There is a good chance that if you are selling a business, you will be receiving a large payout. If this is your first time investing a serious amount of cash, be prepared to pay taxes on capital gains, dividends and interest on a yearly basis. You may also need to make estimated tax payments, since you will no longer have taxes withheld from your paycheck. Working with your trusted tax advisor before and throughout your exit planning process, alongside the financial advisor producing your financial plan, should help to produce vital tax strategies to set you up for future success.
Although a high-level summary, the financial planning topics listed above should be added to your exit planning checklist. Forming a relationship with a CERTIFIED FINANCIAL PLANNER™ practitioner, alongside your trusted tax advisor, and completing a detailed personal financial plan is the first step to ensuring a bright financial future as you transition into a well-deserved phase of life. You’ve worked hard to make it this far. Don’t look past the personal details that are essential to making your exit plan successful.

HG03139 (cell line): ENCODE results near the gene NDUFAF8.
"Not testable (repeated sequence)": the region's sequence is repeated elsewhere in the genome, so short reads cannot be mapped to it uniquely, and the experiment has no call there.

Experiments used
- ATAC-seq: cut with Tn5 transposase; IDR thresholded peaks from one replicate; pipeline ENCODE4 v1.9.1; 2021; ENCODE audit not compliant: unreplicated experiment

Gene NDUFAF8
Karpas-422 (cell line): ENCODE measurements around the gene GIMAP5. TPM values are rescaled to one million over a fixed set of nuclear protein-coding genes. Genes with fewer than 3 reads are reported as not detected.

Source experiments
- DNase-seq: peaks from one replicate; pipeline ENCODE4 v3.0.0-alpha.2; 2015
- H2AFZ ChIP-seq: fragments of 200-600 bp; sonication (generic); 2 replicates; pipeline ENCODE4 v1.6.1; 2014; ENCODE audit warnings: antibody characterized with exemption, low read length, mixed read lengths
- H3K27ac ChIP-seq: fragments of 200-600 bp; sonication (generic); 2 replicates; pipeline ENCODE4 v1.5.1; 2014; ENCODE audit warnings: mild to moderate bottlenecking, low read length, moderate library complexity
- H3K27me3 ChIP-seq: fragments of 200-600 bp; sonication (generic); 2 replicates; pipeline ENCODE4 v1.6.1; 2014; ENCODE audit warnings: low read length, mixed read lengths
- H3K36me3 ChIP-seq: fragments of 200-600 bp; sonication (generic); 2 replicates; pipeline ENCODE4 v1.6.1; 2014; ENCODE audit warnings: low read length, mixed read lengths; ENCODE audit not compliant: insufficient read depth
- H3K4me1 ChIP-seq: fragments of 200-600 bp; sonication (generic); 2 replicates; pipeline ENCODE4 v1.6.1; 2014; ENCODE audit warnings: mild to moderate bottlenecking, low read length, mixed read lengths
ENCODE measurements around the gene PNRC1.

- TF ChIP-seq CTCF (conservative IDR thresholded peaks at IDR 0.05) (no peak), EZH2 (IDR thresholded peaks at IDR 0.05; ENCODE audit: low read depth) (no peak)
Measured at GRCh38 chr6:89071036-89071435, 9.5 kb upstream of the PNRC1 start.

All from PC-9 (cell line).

Schneider Downs & Co., Inc.
Schneider Downs is a top regional accounting and business advisory firm located in the northeastern part of the United States with a significant international reach. For more than 60 years, we have provided professional services to public and private companies, nonprofit organizations, professional associations, service firms and government entities across the United States and around the world. We have more than 450 employees and 42 shareholders and offer more than 80 services with dedicated teams from five business units: Assurance and Tax Advisors, Business Advisors, Corporate Finance Advisors, Technology Advisors and Wealth Management Advisors.Learn more